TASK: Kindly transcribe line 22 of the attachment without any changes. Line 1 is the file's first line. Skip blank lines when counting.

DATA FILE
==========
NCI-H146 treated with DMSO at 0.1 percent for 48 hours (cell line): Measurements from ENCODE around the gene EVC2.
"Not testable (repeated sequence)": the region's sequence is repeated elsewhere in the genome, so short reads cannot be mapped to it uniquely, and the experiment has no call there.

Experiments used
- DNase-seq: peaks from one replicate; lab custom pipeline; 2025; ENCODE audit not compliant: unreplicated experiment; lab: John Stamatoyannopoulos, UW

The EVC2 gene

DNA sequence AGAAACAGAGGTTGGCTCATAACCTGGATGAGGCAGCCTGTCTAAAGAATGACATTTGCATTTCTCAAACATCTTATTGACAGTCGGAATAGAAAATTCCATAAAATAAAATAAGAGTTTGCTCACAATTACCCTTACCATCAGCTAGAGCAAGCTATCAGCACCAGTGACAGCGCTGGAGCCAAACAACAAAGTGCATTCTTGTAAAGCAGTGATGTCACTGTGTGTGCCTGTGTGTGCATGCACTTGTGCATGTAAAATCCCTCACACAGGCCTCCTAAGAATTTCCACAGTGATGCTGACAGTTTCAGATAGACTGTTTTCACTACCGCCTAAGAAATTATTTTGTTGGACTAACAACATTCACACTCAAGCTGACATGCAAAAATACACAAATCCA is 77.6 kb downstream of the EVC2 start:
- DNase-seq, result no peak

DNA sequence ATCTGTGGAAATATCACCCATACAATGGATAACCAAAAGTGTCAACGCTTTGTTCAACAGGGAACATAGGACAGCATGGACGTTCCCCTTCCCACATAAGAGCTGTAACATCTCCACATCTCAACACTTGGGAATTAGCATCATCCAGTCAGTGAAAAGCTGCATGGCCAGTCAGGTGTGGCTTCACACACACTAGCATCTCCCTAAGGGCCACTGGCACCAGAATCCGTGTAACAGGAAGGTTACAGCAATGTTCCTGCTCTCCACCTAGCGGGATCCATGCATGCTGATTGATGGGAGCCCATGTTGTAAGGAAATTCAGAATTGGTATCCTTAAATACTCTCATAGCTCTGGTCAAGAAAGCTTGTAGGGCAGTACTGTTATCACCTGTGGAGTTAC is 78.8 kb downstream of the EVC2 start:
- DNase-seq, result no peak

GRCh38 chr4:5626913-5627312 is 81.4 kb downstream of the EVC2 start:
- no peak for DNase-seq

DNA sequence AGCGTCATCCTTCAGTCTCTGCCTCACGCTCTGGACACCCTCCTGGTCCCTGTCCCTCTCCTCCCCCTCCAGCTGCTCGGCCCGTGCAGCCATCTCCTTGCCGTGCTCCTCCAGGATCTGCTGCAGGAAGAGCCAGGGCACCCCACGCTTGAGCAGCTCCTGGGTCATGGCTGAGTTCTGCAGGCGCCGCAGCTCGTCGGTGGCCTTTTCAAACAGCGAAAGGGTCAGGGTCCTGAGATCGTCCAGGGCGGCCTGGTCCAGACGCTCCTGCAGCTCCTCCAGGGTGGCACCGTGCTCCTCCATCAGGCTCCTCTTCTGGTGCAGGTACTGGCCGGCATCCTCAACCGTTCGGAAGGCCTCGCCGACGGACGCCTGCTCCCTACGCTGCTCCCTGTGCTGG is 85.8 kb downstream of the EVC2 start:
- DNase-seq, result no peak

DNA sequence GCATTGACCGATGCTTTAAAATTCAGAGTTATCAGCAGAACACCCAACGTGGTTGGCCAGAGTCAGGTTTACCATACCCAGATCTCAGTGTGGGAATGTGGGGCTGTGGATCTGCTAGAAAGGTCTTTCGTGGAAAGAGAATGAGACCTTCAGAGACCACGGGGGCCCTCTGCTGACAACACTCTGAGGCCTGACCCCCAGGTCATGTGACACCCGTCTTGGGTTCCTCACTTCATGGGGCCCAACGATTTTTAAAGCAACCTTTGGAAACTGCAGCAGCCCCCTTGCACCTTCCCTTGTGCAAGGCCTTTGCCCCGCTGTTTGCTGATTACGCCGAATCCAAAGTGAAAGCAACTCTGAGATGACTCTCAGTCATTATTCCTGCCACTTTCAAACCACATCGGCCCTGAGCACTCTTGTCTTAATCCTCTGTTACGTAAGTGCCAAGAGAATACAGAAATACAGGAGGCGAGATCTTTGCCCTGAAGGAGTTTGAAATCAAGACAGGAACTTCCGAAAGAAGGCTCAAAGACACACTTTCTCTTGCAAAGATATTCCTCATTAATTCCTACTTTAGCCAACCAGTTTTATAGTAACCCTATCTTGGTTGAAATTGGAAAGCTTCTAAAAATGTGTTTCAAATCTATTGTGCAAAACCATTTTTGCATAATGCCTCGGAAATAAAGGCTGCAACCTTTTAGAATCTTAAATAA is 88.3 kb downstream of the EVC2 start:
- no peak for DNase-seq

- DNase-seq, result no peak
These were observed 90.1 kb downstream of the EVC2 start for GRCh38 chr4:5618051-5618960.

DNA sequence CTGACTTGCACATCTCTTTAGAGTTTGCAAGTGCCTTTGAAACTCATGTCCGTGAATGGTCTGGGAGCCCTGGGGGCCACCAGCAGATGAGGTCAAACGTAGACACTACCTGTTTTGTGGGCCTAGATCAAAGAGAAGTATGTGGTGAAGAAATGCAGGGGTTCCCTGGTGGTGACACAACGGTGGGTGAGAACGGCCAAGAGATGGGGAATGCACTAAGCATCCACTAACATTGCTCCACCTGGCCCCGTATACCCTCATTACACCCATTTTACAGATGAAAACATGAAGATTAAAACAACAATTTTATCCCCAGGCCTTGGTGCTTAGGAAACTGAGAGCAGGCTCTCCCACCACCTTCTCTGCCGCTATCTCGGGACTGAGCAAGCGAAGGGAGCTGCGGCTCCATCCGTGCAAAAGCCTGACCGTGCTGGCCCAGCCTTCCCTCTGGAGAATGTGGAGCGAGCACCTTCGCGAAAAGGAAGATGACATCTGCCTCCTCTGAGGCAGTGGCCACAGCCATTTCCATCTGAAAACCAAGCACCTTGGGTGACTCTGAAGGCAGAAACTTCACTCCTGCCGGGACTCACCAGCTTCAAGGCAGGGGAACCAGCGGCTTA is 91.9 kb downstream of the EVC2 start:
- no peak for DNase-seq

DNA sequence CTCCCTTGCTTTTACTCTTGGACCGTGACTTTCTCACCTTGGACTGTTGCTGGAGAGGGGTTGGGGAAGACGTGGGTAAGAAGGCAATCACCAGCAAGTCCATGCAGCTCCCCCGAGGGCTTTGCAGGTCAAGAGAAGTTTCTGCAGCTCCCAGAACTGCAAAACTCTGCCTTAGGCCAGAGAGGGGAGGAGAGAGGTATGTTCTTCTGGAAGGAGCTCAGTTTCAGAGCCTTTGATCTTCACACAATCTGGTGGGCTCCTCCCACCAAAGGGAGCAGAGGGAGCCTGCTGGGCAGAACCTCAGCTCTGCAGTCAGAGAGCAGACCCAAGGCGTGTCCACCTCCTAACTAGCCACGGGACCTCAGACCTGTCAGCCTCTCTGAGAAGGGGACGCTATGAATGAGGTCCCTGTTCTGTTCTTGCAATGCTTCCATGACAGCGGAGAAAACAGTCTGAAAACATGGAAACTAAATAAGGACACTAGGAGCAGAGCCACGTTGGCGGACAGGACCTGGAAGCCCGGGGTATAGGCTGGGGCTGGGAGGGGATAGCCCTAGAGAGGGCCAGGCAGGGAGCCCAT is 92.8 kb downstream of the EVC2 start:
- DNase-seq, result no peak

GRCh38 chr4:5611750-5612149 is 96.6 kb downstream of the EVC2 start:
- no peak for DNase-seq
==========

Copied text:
GRCh38 chr4:5611750-5612149 is 96.6 kb downstream of the EVC2 start: